The follow quotes had been removed citing WQ:NPOV, please discuss here if they should be in this article.
- In short, “social justice” is code for good things no one needs to argue for—and no one dare be against.
- [W]e do not believe that there could ever exist a state with lasting inner health if it is not built on internal social justice.
- Adolf Hitler "Why We Are Anti-Semites", August 15, 1920 speech in Munich at the Hofbräuhaus. Hitler gave this speech a number of times in August of 1920 to members of the National Socialist German Workers Party. Speech also known as "Why Are We Anti-Semites?" Translated from Vierteljahrshefte für Zeitgeschichte, 16. Jahrg., 4. H. (Oct., 1968), pp. 390-420. Edited by Carolyn Yeager. 
- In the era of the Jewish capitalistic and class mania stands the National Socialist peoples' State like a rock of social justice and clear reason which will not only survive this war, but even the coming millennium.
- [I promise] the creation of a socially just state, a model society that would continue to eradicate all social barriers.
- Adolf Hitler, speech to workers at Berlin’s Rheinmetall-Borsig factory, Oct. 10, 1940. Published in Götz Aly, Hitler’s Beneficiaries: Plunder, Racial War, and the Nazi Welfare State, New York: NY, Metropolitan Books, 2007, p. 13.
. Rupert Loup 07:24, 10 October 2019 (UTC)
The Goldberg quote is the POV of Goldberg, the Hitler quotes are the POV of Hitler. All are social justice related. All are appropriate for this page. --2001:8003:412B:6300:E006:F7A5:ADCB:76BA 08:02, 13 October 2019 (UTC)
WQ:NPOV specifies "there are limits to which points of view are worth mentioning, and this can be an area of conflict." Which quotes are included is determined by consensus. ~ Peter1c (talk) 18:18, 13 October 2019 (UTC)
- I agree, and note that it also says "Quotations included in Wikiquote do not need to conform to NPOV, as they are reflections of the point-of-view of the quoted individual". A critical quote from a mainstream conservative belongs on the page. The ravings of a genocidal maniac do not. DougHill (talk) 20:04, 3 December 2019 (UTC)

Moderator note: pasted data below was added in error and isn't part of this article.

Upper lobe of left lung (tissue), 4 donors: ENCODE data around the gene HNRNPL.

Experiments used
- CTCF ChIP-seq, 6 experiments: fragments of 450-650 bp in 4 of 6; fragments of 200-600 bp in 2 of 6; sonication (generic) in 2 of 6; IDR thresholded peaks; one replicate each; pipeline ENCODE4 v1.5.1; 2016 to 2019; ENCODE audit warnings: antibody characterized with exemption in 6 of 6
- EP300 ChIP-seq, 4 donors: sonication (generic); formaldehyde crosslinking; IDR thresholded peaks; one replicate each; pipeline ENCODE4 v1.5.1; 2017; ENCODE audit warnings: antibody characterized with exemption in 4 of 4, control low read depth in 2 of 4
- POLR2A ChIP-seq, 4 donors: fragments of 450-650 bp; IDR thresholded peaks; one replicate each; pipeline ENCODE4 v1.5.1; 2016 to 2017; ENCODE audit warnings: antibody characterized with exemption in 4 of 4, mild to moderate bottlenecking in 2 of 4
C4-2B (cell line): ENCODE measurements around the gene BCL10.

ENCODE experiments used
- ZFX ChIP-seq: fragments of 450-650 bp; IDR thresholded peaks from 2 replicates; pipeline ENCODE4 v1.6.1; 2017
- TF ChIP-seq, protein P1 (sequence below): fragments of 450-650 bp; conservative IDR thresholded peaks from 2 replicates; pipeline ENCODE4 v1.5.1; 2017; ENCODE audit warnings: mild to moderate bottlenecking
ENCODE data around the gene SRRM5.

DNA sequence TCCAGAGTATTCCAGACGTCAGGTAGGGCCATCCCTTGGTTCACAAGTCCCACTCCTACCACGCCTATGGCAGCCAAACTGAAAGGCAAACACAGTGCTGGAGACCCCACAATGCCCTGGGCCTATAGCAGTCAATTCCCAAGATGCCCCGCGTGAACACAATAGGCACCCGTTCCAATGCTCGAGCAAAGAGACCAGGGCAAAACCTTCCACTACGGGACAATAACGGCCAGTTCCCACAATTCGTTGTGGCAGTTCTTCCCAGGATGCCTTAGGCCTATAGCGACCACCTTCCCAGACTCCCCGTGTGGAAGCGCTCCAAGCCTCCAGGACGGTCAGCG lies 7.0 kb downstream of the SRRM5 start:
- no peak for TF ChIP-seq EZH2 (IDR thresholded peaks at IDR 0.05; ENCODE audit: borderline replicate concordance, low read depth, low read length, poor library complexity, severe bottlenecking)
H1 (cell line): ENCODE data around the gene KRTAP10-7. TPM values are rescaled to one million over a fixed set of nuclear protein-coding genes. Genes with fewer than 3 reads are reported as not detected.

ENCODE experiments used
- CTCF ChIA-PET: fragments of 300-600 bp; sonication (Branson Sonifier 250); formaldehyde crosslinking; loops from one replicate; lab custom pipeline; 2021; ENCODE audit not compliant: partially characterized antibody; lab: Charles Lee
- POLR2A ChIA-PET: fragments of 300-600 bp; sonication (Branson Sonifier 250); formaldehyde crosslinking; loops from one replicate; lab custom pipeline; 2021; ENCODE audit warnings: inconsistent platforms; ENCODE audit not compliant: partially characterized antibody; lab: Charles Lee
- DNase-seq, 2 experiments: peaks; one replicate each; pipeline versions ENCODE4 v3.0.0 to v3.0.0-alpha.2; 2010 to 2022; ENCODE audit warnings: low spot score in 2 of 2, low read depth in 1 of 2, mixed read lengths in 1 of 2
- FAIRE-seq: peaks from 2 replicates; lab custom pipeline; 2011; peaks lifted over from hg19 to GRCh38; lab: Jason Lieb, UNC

Hi User:Rupert Loup, I meant there was no link to Wikipedia article for the source of the quote. Also, it was unclear if cited source is a peer-reviewed publication. This quote also describes the view of Plato, and it would be better to quote Plato's views directly. For quotes like this, that describe the view of a notable figure like Plato, it is helpful if the description comes from a highly notable source. If there's no Wikipedia article on this author, I would argue that he may not be notable enough to justify the inclusion of this kind of quote. Does this make sense? I am enjoying working together with you on Wikiquote, and of course if you feel strongly about this quote I will not insist on my position. Best regards, ~ Peter1c (talk) 21:33, 26 October 2019 (UTC)
- The quote is been cited in Social justice#History, it meets ((w|WP:RS}} standars and was republished by the Boston University. I agree with that the original statement of Plato would be better, but given that it's not in the article yet I don't see the reason for the deletion. I'm deleting the image though since I concur with that it hasn't enough weight. I also enjoy working with you and I'm grateful for your work here. Rupert Loup 23:16, 26 October 2019 (UTC)
- I think that I agree with you, although his works can be found and are cited by reliable sources, there is almost no information about him. I will going to revert my edit now. Rupert Loup 17:31, 4 March 2020 (UTC)
Excessive obscure quotes and pov pushing
- Amitabh Behar, as quoted in Wealth of India's richest 1% more than 4-times of total for 70% poorest: Oxfam, Livemint
(who is of doubtful notability, he has no wikipedia page) were recently added , the quotes are obscure and only published once in a news blog. (Livemeint blog, no wikipedia page about Livemint)
The quote is also in about 10 other wikiquote articles.